Working in an office, I still don't see the libertarian position on laying people off versus sticky wages. What I have seen is firms tend to lay people off versus larger wage cuts because:
1) If a firm cuts wages for all workers, then the top workers will simply find another position with company that pays higher. (It might take 18 months.)
2) Firms not only have low marginal productive workers but low marginal productive departments. (Often the department were created to expand the firms core business and are not long term successful.) So it is easier for firms to cut a marginal department altogether versus cutting into productive core business.
3) Firms can measure the marginal productivity of a worker so it is easier to identify ones to lay off.
4) And finally, firms like the subtle message of creating fear with their workers that if you don't produce then you can be laid off.
I see this type of thing all the time. While these comments are interesting, they have very little bearing on wage stickiness as a macro phenomenon. Rather they explain why real wages might be sticky. But the macro problem is nominal wage stickiness, which is an essentially unrelated phenomenon. (Actually, both types of stickiness exist.)
When General Motors lays off lots of workers during a recession, it is not because the wages of GM workers are sticky, it's because the wages of nurses and schoolteachers and accountants and fast food cooks are sticky. Because most non-GM wages are sticky, a 10% fall total labor compensation leads to roughly 10% fewer hours worked in aggregate. That's a recession. During recessions, people tend to buy far fewer cars but roughly the same amount of food and haircuts and ER visits. Thus the sticky wages of nurses and grocery workers and barbers don't cause many of them to lose their jobs, whereas GM workers would lose jobs even if they reduced their nominal hourly wage in proportion to the fall in NGDP.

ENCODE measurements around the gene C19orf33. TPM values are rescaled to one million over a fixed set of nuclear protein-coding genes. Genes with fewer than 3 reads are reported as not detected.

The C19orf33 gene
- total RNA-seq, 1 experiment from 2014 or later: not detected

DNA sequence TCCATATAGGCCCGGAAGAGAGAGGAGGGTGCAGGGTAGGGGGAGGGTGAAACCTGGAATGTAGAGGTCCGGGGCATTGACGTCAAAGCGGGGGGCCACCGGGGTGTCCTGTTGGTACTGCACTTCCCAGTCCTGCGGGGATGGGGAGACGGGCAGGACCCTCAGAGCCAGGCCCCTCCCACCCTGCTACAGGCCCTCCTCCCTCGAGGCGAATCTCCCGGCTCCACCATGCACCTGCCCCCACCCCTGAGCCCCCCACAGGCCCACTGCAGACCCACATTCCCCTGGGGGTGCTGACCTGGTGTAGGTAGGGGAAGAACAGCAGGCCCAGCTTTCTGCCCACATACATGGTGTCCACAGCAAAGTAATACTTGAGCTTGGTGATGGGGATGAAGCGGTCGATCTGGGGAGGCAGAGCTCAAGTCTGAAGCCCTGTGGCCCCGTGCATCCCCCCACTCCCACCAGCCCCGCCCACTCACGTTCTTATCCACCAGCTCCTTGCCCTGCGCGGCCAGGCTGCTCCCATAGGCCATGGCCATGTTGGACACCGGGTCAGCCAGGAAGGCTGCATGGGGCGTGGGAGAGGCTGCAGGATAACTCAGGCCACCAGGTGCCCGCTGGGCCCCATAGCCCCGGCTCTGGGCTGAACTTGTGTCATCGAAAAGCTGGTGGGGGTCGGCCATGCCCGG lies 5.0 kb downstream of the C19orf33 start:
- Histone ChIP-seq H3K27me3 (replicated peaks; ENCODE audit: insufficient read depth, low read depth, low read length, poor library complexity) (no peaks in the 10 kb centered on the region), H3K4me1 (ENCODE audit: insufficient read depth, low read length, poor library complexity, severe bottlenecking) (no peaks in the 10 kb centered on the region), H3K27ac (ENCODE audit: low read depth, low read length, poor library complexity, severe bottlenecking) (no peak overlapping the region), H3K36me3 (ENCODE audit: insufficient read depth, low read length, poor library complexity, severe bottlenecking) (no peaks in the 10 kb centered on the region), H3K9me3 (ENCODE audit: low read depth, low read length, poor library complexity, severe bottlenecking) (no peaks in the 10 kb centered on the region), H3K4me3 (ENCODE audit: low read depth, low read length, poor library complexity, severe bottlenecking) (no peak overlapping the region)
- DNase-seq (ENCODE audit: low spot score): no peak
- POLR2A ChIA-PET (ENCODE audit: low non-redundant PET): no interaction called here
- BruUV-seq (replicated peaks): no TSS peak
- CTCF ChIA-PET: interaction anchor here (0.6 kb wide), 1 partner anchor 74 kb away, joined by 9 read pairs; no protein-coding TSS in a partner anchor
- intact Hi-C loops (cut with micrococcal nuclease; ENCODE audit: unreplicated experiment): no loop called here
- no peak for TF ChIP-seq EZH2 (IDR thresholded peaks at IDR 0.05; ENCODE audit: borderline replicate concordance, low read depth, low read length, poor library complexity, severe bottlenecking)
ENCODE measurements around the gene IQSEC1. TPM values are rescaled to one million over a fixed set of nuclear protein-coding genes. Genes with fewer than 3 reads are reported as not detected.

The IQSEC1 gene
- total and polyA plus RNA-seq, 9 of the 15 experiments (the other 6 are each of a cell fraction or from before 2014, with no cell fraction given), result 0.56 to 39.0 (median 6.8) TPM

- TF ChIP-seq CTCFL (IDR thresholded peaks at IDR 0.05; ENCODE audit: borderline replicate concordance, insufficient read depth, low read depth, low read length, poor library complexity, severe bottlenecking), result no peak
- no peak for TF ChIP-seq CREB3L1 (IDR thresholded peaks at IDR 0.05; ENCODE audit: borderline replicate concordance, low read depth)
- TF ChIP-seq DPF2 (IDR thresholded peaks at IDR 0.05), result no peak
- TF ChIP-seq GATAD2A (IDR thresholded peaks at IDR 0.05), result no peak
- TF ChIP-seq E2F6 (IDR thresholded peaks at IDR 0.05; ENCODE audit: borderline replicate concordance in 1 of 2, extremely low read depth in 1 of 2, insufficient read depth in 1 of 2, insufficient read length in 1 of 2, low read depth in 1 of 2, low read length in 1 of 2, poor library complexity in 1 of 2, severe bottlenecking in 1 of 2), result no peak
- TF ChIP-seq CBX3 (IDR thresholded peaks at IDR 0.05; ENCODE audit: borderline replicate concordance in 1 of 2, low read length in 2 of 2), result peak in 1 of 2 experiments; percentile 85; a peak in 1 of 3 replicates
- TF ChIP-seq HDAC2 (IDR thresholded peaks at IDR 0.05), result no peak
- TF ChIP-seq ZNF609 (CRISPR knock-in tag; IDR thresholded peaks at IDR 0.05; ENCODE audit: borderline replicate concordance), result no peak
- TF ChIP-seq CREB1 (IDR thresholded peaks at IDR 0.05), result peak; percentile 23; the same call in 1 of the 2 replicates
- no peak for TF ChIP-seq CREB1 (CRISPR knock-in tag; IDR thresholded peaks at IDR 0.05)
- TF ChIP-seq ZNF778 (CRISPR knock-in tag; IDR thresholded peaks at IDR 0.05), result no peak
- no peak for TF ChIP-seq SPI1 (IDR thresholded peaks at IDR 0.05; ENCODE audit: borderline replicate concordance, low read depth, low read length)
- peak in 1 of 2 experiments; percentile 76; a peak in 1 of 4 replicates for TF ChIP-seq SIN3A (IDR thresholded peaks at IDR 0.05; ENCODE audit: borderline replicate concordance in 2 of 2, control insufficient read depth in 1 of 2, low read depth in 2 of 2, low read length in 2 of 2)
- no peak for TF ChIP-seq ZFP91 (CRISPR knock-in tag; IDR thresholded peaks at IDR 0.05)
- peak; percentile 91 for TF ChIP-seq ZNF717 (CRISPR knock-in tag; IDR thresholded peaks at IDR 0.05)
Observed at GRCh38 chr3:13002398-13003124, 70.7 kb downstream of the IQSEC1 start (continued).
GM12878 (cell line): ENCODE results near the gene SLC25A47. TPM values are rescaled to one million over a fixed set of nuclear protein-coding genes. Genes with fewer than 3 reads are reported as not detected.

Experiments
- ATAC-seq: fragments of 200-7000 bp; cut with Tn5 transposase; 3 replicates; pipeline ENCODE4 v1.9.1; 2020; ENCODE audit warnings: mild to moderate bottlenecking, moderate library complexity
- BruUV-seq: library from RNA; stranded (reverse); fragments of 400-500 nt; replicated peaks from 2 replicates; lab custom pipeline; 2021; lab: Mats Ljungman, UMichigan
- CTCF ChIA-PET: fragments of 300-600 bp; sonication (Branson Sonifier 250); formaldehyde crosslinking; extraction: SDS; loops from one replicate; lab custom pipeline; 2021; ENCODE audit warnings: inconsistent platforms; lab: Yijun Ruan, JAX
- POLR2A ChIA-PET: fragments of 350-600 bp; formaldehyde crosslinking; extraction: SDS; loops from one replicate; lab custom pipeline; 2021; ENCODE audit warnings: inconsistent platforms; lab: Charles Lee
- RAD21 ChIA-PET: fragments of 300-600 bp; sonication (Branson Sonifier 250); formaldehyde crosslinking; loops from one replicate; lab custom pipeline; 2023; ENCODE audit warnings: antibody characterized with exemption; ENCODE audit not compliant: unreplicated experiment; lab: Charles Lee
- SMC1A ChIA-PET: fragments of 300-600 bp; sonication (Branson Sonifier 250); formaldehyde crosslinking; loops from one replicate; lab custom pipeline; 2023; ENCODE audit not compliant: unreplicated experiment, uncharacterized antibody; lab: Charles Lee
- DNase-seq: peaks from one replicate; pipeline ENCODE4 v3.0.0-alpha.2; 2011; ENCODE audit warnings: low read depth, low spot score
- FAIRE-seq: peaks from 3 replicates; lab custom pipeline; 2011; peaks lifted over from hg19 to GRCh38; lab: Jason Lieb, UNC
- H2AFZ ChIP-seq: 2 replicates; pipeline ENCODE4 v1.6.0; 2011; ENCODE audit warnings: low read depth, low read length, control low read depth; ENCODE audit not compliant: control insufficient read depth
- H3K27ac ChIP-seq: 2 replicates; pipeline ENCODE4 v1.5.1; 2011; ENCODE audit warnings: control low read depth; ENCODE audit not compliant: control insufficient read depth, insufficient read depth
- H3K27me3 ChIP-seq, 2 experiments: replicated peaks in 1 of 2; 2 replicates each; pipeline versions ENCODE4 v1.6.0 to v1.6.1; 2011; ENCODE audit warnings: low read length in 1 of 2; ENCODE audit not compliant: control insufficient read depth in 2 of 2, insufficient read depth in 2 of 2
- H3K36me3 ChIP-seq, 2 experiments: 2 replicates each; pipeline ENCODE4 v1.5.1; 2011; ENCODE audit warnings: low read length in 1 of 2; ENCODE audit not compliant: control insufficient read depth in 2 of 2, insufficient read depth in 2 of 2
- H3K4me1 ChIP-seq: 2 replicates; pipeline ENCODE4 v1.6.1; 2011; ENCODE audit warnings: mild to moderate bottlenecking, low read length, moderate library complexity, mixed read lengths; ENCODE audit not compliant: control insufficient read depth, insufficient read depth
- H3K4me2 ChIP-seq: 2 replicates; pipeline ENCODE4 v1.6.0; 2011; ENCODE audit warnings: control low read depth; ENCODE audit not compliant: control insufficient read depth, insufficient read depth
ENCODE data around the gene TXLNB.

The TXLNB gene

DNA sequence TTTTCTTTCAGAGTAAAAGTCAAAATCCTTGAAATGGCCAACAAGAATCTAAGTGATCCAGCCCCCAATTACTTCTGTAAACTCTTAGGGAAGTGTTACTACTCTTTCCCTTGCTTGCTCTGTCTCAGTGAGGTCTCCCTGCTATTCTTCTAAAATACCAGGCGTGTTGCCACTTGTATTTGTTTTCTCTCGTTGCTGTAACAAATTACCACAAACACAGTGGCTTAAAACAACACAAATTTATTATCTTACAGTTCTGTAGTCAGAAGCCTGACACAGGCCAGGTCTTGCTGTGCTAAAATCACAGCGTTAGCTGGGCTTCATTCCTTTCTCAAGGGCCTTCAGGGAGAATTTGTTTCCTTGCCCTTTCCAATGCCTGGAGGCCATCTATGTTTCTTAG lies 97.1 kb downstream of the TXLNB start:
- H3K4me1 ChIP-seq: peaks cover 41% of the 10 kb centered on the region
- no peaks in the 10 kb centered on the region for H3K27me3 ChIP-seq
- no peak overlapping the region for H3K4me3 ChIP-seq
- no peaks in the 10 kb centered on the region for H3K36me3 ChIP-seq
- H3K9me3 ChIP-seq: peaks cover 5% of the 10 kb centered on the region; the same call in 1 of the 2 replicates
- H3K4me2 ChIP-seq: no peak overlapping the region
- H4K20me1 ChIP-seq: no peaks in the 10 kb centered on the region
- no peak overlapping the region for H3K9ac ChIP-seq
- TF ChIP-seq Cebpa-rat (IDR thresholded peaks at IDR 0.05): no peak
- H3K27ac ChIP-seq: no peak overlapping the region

Thus you can't understand why wage stickiness leads to unemployment by thinking about wage stickiness at specific firms, it is aggregate wage stickiness that matters. (Microfoundations don't help here.) Similarly, it makes almost no difference if the wage demands of the newly unemployed are flexible, the problem they face is that the wages of the nurses and schoolteachers and accountants and fast food workers who still have jobs are sticky, and hence there's no money to hire the unemployed, even if they took a pay cut. If wages of existing workers are sticky, then only higher NGDP will put people back to work.
It's a giant coordination problem. Don't believe me? In 1993 the Mexican price level plunged by 99.9%, almost overnight. And yet there was no immediate upsurge in unemployment. Why not? Because all workers agreed to an immediate 99.9% reduction in nominal hourly wages. But that sort of thing is the exception, not the rule, and in the Mexican case required legislative action. (It was called a "currency reform.")